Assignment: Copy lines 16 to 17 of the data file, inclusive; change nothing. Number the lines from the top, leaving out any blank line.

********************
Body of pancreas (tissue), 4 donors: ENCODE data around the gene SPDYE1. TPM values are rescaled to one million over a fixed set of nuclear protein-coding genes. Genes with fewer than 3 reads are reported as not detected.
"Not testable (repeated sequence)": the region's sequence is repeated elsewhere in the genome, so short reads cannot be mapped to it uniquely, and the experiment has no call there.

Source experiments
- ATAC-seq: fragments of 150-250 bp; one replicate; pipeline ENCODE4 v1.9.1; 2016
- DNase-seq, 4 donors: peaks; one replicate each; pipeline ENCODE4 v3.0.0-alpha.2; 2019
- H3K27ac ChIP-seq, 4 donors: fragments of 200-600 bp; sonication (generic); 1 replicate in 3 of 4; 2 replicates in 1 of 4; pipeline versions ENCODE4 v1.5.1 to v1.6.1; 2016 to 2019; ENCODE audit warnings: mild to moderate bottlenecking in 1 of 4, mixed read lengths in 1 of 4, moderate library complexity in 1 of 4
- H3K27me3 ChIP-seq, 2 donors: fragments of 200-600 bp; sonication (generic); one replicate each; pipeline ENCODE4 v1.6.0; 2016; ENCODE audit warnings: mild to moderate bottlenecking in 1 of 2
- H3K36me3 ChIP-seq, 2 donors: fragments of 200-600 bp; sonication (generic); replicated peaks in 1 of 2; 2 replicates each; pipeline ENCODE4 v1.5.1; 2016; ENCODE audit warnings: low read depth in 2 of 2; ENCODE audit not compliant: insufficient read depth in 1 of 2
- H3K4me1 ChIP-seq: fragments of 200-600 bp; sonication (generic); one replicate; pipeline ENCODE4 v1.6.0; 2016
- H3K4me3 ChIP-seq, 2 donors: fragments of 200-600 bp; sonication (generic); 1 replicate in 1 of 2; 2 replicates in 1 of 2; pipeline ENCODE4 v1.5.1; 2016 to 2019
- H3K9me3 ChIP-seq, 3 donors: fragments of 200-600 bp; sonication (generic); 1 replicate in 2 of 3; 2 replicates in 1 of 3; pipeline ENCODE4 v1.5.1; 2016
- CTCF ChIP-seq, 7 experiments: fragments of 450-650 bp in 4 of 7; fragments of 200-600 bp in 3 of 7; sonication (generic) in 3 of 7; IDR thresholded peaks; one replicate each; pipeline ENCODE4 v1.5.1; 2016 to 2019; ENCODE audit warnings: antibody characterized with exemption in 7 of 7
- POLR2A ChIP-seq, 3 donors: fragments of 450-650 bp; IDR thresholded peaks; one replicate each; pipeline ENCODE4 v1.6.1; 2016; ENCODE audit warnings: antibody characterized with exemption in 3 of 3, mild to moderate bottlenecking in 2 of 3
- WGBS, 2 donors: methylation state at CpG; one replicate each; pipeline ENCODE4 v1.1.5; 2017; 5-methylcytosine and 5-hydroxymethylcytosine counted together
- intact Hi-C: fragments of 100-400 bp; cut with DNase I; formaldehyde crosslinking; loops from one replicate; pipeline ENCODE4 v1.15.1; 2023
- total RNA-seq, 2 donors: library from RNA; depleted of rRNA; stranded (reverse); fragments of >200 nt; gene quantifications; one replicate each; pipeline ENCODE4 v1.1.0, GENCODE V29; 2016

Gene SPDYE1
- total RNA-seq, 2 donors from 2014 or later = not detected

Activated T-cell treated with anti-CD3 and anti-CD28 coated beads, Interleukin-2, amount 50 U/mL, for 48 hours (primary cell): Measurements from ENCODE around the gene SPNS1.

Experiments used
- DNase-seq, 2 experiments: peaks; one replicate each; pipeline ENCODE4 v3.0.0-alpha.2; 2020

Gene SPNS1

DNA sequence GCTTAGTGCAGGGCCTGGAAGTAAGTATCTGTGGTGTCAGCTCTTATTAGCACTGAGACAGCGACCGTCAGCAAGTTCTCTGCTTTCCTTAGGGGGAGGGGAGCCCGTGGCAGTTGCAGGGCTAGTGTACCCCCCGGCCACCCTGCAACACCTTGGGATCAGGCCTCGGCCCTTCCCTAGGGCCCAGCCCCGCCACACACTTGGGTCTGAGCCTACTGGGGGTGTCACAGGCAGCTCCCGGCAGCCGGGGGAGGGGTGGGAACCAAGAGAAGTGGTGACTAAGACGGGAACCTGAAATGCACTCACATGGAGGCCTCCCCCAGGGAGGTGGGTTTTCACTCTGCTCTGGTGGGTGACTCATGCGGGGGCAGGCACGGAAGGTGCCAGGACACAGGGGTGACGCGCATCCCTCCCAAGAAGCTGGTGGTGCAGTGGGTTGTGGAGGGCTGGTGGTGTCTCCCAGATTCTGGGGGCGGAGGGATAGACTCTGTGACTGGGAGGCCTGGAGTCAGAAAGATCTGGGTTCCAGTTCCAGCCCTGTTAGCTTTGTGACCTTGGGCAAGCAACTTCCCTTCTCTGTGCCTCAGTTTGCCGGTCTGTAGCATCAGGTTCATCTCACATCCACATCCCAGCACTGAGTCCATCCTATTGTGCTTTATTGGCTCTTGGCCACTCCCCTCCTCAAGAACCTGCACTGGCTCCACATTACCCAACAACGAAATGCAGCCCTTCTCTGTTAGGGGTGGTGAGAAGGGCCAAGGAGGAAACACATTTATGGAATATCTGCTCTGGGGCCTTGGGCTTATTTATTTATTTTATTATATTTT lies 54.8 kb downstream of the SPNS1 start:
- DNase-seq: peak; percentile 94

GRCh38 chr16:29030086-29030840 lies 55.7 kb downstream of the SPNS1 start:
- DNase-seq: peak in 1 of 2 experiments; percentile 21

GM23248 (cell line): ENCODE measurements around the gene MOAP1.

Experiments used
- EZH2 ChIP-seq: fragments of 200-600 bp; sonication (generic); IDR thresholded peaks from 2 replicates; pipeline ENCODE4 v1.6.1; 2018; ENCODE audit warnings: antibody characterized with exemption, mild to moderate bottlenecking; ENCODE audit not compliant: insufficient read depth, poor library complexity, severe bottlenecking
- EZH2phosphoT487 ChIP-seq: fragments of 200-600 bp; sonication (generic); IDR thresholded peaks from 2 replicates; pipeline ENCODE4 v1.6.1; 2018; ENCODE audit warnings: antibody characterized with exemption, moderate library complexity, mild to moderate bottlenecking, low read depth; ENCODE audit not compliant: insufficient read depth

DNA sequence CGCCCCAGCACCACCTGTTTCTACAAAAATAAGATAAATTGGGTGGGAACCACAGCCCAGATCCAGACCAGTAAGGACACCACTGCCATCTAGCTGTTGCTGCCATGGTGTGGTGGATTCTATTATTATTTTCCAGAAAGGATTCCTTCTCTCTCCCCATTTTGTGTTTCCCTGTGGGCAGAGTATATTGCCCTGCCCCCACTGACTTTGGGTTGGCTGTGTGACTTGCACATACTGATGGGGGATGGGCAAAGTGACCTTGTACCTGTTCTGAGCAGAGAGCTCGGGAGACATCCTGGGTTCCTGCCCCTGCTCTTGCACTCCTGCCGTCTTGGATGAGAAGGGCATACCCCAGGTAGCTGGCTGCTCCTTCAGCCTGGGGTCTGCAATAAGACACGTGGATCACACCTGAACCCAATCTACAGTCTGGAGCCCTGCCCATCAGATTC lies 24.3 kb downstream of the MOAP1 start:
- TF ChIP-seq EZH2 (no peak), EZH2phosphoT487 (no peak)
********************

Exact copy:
- total RNA-seq, 2 donors: library from RNA; depleted of rRNA; stranded (reverse); fragments of >200 nt; gene quantifications; one replicate each; pipeline ENCODE4 v1.1.0, GENCODE V29; 2016

Gene SPDYE1